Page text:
Ethnographic research is used to study culture and it can be loosely defined as the study of people in their own environment. The purpose of ethnographic research is to describe and understand how things are done in a particular setting and why they are done in this way. Ethnographers use a range of data collection methods, including participant observation, face-to-face interviewing, and the collection of cultural artifacts, such as documents, reports, and photographs. Ethnographic studies can be very useful in health psychology and health systems research as they have the potential to illuminate how the practices of people in particular settings (such as hospitals and clinics) are profoundly influenced by an array of psychological, social, economic, historic, and political factors. Ethnographic studies can help us to understand how cultural context shapes human behavior.

More specifically, we elected to conduct a critical organizational ethnography. Our study was an organizational ethnography because we were locating our study within a particular organization (the hospital). Our study was a critical ethnography because we were seeking to explore current practices with a view to identifying how the organization of care might be disrupted to improve the quality of care received by suicide attempters and hence advance the agenda of suicide prevention.

By adopting a critical ethnographic methodology, we located our study within the epistemology of constructionism. Constructionism rejects the idea that there is some ultimate objective reality that can be known or discovered through research. Instead, it contends that the world, and hence reality, is something which is locally and iteratively constructed and created by people through internal repositions and personal accounts of their experiences. By assuming the epistemological stance of constructionism, we made the following assumptions about knowledge and knowledge creation:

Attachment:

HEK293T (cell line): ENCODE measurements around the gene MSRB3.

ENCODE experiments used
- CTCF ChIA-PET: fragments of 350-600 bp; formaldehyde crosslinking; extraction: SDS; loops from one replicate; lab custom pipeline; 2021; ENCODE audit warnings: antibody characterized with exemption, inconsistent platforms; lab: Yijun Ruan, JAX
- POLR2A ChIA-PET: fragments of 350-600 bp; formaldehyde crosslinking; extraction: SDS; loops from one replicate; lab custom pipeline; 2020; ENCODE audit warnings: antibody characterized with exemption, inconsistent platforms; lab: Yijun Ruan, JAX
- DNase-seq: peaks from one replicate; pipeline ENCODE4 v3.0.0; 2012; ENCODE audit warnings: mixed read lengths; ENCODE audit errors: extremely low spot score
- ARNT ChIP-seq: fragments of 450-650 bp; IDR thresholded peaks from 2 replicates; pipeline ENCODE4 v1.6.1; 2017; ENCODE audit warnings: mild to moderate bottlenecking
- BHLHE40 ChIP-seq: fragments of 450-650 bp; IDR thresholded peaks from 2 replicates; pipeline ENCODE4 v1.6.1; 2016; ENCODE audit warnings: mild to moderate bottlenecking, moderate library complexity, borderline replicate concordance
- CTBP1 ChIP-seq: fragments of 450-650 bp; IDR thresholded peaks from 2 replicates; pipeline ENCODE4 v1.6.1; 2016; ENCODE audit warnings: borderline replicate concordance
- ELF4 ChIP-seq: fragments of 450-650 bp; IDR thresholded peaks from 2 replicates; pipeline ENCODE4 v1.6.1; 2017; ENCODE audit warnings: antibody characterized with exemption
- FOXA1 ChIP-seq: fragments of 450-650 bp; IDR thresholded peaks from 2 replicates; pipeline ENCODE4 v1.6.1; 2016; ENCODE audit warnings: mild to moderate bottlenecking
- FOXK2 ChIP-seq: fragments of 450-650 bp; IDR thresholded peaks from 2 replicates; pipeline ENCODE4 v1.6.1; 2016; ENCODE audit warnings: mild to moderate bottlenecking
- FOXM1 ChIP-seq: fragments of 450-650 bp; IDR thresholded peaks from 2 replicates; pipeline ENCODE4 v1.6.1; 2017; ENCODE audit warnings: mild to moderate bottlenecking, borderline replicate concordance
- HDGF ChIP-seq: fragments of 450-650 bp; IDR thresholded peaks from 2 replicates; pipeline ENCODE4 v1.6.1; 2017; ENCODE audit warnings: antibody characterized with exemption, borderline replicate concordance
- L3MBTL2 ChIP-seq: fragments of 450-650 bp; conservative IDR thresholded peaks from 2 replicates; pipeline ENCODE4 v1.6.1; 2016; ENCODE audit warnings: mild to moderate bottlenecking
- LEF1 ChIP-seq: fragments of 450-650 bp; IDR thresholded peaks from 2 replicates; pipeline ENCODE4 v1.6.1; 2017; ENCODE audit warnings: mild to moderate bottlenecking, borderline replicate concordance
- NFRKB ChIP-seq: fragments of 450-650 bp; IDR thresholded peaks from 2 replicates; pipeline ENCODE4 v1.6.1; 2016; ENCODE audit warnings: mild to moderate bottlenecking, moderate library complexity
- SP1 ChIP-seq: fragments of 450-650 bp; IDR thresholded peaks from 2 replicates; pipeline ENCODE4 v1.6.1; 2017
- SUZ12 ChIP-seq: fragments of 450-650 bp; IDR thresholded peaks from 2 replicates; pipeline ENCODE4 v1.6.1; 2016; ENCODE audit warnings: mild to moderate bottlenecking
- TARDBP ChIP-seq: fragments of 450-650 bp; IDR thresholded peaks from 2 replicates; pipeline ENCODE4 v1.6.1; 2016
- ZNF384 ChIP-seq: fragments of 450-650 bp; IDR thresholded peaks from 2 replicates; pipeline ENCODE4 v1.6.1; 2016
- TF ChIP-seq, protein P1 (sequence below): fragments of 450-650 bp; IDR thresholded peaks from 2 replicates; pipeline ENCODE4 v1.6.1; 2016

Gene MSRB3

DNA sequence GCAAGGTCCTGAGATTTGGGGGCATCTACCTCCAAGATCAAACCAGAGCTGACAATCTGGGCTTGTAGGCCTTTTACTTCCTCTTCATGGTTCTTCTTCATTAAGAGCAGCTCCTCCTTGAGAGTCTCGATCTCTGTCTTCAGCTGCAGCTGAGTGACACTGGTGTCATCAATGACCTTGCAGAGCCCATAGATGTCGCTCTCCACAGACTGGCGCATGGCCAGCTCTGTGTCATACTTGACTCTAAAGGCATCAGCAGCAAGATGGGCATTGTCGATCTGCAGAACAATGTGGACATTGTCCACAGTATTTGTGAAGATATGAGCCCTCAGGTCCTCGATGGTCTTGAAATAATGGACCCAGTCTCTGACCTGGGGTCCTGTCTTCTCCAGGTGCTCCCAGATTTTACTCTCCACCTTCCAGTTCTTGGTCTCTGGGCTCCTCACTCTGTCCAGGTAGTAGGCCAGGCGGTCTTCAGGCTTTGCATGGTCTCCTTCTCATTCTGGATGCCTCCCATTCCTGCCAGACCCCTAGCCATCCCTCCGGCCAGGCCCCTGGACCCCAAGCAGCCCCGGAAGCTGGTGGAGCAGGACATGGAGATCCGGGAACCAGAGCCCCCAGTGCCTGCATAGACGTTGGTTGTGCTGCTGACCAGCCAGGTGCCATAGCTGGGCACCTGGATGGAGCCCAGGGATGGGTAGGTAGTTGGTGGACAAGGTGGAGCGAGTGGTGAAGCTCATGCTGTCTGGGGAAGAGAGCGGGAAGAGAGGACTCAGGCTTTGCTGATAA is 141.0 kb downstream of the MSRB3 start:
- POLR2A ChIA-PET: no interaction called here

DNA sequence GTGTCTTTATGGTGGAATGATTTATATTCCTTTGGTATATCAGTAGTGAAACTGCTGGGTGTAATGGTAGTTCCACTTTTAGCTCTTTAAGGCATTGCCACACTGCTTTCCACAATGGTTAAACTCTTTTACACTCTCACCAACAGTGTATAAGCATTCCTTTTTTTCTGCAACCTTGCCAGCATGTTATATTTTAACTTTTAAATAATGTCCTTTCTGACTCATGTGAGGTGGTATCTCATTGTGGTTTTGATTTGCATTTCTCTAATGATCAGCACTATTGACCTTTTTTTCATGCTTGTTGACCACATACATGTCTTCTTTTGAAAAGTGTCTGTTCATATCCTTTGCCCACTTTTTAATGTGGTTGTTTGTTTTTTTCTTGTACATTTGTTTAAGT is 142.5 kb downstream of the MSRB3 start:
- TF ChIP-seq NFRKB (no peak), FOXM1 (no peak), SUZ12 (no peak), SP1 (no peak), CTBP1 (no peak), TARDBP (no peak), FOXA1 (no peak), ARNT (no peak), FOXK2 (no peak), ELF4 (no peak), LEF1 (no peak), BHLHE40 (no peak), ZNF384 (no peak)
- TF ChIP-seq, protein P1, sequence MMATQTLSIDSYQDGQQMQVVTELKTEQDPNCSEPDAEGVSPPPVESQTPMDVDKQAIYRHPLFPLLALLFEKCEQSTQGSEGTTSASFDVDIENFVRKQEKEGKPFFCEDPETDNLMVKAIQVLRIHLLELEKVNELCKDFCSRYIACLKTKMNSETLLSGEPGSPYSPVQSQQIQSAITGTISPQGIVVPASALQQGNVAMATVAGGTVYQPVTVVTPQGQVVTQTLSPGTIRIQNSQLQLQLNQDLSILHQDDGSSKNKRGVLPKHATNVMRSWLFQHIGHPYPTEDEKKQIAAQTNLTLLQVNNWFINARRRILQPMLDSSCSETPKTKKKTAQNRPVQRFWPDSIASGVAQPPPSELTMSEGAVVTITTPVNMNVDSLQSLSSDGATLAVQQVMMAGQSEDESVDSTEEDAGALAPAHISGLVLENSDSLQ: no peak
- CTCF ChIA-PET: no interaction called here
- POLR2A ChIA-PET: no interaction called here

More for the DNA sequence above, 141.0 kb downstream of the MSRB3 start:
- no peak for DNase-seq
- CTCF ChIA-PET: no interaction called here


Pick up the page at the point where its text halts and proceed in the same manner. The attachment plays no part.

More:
• That there is no single objective knowable reality;
  • That there are multiple perspectives and experiences;
  • Knowledge is an expression of the language, values, and beliefs of particular groups and communities;
  • Knowledge is contextual and cannot be separated from the context in which it is created;
  • People inhabit different socially constituted “realities,” and therefore, what is considered as truth may vary quite dramatically across cultures, time, and place and even for the same person in different contexts.

Within these assumptions, we explicitly acknowledged our own subjectivity as researchers and accepted that our research would produce only a partial account of practices in the hospital and that this account would be at best only more or less useful. We accepted that our research would not meet standards of generalizability.

Data Collection Procedures

We realized that to produce a thick and trustworthy description of the institutional culture and the organization of care for suicide attempters within the hospital, we would need to have multiple sources of data which could be used to triangulate our findings. We decided to observe carefully how suicide attempters are treated in the hospital and then talk to hospital staff (doctors, nurses, psychologists, and social workers) about their practices. We decided to collect and analyze hospital documents, official protocols, and policies pertaining to the care of suicide attempters. We also elected to talk to the suicide attempters about their experiences of receiving care in the hospital and ask them about their support needs. We decided to keep field notes of our observations and to use semi-structured interviews with hospital staff and patients. We reasoned that semi-structured interviews would allow us to keep the focus on the organization of care but would also leave sufficient flexibility in the interview for participants to tell us about things we had not anticipated. We also thought that perhaps the interviews would afford us the opportunity to share and check our observations and understandings with participants as a way of validating what we had witnessed.